The insurance product scene in year 2008 saw 3 forms of flight–to quality, to ratings, and to guarantees. Much of this came in response to the financial meltdown. Here is how the story unfolded.
Flight to quality. Since the summer, agents have encountered a “flight to quality” among their customers, says Jim Medici, senior vice president-marketing, Senior Marketing Group, Charlotte, N.C. This has been a “critical” change, he says, noting that agents “want to present carriers that won’t present dilemmas for clients.
“Safe and conservative have become the buzzwords for life and annuities. The same goes for long term care insurance–agents want to be sure the carriers they use will be around when it comes time to pay claims,” Medici says.
Flight to ratings. People are looking at ratings of companies issuing their policies, says Greg Olsen, a partner at Lenox Advisors, New York. “They want double- or triple-A rated carriers, 150-year-old blue chip,” he says, “and they are looking at ratings by all the rating firms.”
That is especially so if consumers are buying a long term care policy and don’t expect to make a claim for 30 to 40 years, Olsen says.
“Ratings have also become extremely important in life insurance,” he continues, noting that “it used to be that people wanted AA-rated companies. Now they want AAA-rated companies.”
Many also want to buy life insurance from mutual companies that pay attractive dividends, he says. They don’t want “stock companies that have been in the news.” Some mutual carriers are responding by putting their 2009 dividend rates on their websites, he notes.
Where fixed annuities are concerned, people are looking for “reasonable” rates and “more than reasonable” company ratings, says Medici. Advisors keep asking, ‘what kinds of assets are on the books of this carrier?’” he says. “They ask because more of their customers, or customer gatekeepers like attorneys, CPAs and trust officers, are asking that.”
Olsen agrees. It’s not just advisors who are asking, he adds. “Clients are asking too–’how stable is my annuity company?’”
Agents need to bring the ratings to the attention of the client, Olsen concludes, contending that “disclosure is paramount at this time.” Agents should also check to see if their companies have reduced their dividends, he says.
Flight to guarantees. As 2008 wore on, clients started saying, ‘I can’t stand any more losses,” recalls John Rucker, president, The Rucker Company, a BGA in Dublin, Ohio. “So we saw a flight to guarantees–for instance, FIA sales went down but traditional FA sales went up.”
Because of the guarantees in whole life, customers often came to agents saying they want WL, observes Marilyn M. Tavenner, president, the Tavenner Agency, a brokerage general agency in Springfield, Ohio. But they were interested in universal life with guarantees after learning that the UL premium was lower than the WL premium, she continues.
ULs with longer guarantees do cost more than ULs with shorter guarantees, Tavenner allows. But in 2008, she says, “we could still make a case for UL with no-lapse guarantees out to age 95 or 100–provided the agent was able to sell the point that ‘you’re getting the value of permanent insurance without the cost of WL.’”
What about trends in the products themselves? The product pros saw the above themes played out in virtually all product lines and areas. Examples follow.
Annuities. In variable annuities, the dominant products were VAs with guaranteed minimum income benefit and guaranteed minimum withdrawal benefit features, says Olsen. In 2008, “clients didn’t want to invest in the stock market unless they got the belt and suspenders that these products offer,” he says.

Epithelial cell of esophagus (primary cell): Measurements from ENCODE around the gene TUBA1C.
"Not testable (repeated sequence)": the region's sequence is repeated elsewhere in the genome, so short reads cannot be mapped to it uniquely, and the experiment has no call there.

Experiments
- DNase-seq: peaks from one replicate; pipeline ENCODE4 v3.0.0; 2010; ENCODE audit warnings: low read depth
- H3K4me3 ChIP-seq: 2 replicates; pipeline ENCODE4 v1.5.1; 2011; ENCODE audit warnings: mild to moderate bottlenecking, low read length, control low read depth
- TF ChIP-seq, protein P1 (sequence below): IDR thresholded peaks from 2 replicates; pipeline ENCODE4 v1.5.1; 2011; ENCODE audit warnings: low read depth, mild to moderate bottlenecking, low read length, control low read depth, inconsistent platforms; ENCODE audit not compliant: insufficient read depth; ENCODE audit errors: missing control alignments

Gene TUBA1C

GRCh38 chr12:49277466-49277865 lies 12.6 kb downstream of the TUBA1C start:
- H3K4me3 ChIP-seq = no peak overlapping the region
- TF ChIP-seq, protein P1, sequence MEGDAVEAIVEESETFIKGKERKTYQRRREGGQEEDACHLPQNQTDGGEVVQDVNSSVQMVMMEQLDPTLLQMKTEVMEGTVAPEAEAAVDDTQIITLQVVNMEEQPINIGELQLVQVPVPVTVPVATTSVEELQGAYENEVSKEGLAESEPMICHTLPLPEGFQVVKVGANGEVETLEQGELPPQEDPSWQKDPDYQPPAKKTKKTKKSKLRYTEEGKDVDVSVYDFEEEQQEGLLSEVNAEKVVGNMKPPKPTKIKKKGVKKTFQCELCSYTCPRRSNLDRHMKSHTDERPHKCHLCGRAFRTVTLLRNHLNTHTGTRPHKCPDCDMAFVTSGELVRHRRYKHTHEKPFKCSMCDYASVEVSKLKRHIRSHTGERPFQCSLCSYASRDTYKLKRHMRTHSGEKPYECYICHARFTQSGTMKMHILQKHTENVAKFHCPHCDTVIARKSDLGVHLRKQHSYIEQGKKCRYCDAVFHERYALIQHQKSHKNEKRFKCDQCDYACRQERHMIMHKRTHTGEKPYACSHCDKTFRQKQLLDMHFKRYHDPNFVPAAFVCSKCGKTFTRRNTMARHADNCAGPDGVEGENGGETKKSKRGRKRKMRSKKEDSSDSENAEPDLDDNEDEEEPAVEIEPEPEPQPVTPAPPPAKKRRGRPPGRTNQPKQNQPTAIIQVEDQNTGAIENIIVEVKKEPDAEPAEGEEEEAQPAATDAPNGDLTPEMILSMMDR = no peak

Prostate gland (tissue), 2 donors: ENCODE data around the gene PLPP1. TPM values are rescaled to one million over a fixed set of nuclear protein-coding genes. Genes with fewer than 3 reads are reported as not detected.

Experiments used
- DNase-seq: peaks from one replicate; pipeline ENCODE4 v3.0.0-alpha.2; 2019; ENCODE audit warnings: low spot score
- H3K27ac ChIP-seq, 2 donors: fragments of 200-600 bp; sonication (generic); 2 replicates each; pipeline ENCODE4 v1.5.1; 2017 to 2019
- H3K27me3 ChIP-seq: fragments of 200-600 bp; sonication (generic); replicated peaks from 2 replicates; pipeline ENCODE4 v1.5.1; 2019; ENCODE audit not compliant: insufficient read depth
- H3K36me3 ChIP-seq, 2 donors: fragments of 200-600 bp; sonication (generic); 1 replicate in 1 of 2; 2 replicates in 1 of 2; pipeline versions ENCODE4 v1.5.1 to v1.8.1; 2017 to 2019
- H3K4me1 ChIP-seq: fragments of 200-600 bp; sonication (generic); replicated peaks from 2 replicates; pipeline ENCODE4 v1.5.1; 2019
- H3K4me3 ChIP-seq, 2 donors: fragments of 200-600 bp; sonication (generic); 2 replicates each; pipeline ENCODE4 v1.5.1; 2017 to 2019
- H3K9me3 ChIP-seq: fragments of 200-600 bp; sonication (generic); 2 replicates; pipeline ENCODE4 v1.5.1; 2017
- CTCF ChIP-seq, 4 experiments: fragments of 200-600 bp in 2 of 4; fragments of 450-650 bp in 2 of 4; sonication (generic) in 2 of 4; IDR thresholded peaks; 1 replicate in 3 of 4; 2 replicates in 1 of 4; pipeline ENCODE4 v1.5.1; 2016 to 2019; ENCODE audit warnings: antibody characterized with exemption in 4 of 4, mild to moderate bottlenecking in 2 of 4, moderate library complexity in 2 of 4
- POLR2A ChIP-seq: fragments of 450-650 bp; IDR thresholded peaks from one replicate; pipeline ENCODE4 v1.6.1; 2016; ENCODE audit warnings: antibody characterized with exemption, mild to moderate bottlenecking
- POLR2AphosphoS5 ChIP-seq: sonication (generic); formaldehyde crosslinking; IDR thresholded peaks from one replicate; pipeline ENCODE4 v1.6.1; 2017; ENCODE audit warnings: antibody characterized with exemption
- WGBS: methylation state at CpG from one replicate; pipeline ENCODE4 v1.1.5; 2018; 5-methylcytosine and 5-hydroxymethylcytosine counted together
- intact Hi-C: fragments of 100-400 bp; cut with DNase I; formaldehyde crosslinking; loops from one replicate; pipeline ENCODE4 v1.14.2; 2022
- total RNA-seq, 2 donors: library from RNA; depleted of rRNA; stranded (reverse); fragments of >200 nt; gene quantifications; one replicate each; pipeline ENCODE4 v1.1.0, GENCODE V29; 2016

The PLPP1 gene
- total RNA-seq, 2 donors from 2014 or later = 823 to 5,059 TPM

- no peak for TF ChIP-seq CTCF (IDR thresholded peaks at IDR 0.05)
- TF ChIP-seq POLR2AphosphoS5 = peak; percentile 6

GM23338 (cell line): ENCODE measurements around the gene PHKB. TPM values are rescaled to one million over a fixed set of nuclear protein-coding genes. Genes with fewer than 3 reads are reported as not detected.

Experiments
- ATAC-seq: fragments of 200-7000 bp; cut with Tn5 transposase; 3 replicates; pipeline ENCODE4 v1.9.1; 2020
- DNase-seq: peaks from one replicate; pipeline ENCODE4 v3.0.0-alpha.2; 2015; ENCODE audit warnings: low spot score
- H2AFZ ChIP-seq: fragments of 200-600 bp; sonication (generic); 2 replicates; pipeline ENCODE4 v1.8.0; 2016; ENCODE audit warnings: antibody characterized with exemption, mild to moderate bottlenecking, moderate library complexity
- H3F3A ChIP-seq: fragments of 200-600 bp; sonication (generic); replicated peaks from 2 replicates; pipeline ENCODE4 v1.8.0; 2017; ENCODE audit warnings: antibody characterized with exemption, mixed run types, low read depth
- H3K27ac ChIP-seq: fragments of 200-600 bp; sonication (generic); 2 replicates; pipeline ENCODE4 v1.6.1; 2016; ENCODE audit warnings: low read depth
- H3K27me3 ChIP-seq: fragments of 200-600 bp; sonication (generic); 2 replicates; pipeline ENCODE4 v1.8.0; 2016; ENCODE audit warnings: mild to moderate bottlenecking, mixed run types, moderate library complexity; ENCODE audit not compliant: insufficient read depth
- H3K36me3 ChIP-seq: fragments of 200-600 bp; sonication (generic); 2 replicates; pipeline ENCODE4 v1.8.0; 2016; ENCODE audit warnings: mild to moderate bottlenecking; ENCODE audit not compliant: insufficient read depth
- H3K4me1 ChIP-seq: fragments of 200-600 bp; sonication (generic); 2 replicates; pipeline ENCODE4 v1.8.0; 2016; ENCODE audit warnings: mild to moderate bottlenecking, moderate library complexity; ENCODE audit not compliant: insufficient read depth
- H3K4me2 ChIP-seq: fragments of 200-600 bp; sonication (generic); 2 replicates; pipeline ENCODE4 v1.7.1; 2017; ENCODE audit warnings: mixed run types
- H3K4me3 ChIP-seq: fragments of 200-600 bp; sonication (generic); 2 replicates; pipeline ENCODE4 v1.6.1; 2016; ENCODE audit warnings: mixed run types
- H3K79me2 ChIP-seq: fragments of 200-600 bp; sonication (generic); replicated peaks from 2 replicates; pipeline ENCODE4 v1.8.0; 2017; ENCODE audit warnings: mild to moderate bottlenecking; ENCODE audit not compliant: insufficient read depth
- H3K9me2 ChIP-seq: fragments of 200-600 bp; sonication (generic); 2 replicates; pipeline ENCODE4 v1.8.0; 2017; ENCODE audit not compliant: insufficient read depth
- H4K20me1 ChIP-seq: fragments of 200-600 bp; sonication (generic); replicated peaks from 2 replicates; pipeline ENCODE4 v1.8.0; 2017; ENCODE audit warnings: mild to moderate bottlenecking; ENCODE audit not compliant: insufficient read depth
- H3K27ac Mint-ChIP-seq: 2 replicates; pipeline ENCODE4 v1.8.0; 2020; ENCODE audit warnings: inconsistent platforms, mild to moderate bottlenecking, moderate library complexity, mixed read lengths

GMIBs and GMWBs provided consumers a way to dip their toe in the market, Olsen explains. “No matter what happens, they are guaranteed” to get the stated percentage as income or withdrawals.
Also during the year, single premium immediate annuities became more popular, he says. “People wanted guarantees, consistency and predictability,” Olsen says, and SPIAs provide that. “We’re getting back to basics now. Clients are looking for return of their money, not on their money, and being paid consistently no matter what (via the SPIA) is what matters.”
Indexed products. Today, in late 2008, is a good time to buy indexed products–annuities or life policies–because the market indexes should rebound in coming years, maintains Rucker. Even fixed indexed annuities? Yes, he says, provided that the clients have liquidity. But in 2008, he notes, not everyone had liquidity–especially in the 2nd half.
Life products. In 2008, using life insurance as an asset class became increasingly important to some customers, Olsen points out.
They or their advisors might have compared earnings the client gets from bank accounts, certificates of deposit and stocks against the buildup in a life policy, he explains. With the life policy, “they saw growth, its tax preferred status, and the death benefit,” he says. “So, if they had liquidity, some figured, ‘why not use it to buy life insurance and view the insurance as a long-term vehicle for appreciation?’”
Here’s what happened with specific types of life insurance:
o Whole life. Some customers and advisors revisited WL in 2008, exploring how it can fit into their portfolio, says Olsen. “People tend to add to their portfolio the things that go up,” he reflects. “They also liked the guarantees.”
o Guaranteed UL. This had appeal, especially for people age 50+, due to its guarantees, Olsen continues, noting “it’s cheaper than WL.”
o Term life. Due to the economy, agents were selling term as a low-cost choice, Olsen says–i.e., “more protection for the least amount of dollars.” There was more interest in the annually increasing term, he adds. The idea was that, after the economy improves, perhaps 5 years from now, the customer can then stop the ART and purchase a 20-year level term policy.